Lovell says he knew nothing of the Meadow’s past when he won the auction. So he did what a lot of us would do to learn about history, which is watch the Hollywood version, in this case, the movie “Secretariat.” What he realized, he says, is that the challenges he and the movie’s heroine, Penny Chenery, faced were pretty similar. They each had come to possess the Meadow, and they needed to do what was necessary to hang on to it.
“This is land that inspires,” says Kate Chenery Tweedy, Penny’s daughter and the author of “Secretariat’s Meadow,” a book about the stallion and the farm where he was raised. “This has been a place of dreams but also of disappointment.”
She remembers as a child her frequent visits to the farm, which was then 2,600 acres and ran for miles between two loops on the North Anna River. It was bursting with life and redolent with the smells of the fields and the stables.
The Meadow started as a Colonial land grant, passed into the Chenery family, then out of it, then back again when Tweedy’s grandfather, Christopher Chenery, returned in 1936 and set about building a horse farm to rival the best in Kentucky. When his health failed in 1967, his daughter began taking control of the sprawling operations. They hit pay dirt with Riva Ridge, whose winnings in 1972 allowed them to keep racing and hang on to their stable of horses, including Secretariat. A year later, with the country demoralized by the steady drip-drip of Watergate, the big red stallion with the enormous heart spoke to our better angels. He won the Kentucky Derby and the Preakness as a great horse, then ran into the record books after crushing the field by 31 lengths in the grueling mile and a half of the Belmont Stakes.
That’s where the movie ends; history is rarely that tidy. The two horses saved the Meadow for the Chenerys, but it was only a temporary reprieve. Secretariat’s stud fees were syndicated for $6 million, but the estate taxes after Chris Chenery’s death in 1973 were too much. The Meadow was sold, first to newspaper executives, then to a Caroline County businessman who went into default, then to another man who went to prison for mortgage fraud, then to the owner of a chain of sporting goods stores, and finally 10 years ago to the nonprofit organization that ran the state fair.By then the fair was flush with cash and needed a new home.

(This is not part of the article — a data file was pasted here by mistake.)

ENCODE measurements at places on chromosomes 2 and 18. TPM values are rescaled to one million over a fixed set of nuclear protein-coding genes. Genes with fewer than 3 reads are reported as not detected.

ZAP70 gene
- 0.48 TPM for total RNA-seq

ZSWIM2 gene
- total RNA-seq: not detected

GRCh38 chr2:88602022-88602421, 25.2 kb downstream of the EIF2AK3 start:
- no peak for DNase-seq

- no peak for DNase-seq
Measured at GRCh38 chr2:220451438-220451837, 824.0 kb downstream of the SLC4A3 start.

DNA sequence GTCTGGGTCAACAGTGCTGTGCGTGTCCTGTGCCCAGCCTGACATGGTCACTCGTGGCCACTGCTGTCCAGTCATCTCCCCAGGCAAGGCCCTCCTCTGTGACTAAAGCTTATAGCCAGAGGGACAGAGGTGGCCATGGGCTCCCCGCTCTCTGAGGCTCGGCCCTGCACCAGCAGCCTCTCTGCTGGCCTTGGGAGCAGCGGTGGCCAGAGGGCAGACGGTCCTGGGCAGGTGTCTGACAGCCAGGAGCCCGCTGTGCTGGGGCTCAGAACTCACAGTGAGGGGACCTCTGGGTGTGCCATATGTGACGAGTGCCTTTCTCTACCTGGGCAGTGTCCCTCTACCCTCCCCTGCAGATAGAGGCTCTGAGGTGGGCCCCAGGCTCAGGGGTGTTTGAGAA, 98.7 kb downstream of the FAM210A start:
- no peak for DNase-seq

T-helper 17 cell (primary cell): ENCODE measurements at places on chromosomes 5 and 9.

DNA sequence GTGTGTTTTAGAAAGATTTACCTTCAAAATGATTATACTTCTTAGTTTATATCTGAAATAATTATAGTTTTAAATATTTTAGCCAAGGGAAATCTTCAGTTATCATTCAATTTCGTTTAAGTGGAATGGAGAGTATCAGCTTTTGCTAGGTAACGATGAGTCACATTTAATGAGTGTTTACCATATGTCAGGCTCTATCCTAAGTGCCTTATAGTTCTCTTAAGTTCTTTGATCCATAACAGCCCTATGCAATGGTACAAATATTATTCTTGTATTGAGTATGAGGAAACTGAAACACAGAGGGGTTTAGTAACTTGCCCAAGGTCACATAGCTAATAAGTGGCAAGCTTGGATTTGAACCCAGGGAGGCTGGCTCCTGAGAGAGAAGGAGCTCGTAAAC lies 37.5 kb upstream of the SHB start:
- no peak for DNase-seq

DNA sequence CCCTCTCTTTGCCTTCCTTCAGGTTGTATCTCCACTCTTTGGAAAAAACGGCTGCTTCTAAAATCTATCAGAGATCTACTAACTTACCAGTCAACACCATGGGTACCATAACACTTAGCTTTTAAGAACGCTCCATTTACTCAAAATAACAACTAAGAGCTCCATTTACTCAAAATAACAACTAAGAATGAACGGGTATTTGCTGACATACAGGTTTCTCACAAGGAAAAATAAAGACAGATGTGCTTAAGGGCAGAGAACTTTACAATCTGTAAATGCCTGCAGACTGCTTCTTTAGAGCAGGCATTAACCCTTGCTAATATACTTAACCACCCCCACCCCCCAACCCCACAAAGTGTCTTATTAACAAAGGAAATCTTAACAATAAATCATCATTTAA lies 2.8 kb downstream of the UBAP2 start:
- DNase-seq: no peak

For years, home had been the Richmond International Raceway. The fair owned the land and leased the property to the raceway. But NASCAR wanted its race operators to own their tracks, so in 1999 the fair sold the property to the raceway for $47 million and set out to build a fairgrounds from scratch.
A lot of counties wanted the fair, but it’s easy to see why the fair’s board chose Caroline County and the Meadow. It was a stone’s throw from Interstate 95. The Secretariat tie-in gave an authentic back story. And perhaps most important, the Meadow is about 25 miles north of the raceway, putting the fair closer to Northern Virginia and thousands of suburban families looking for a fun outing.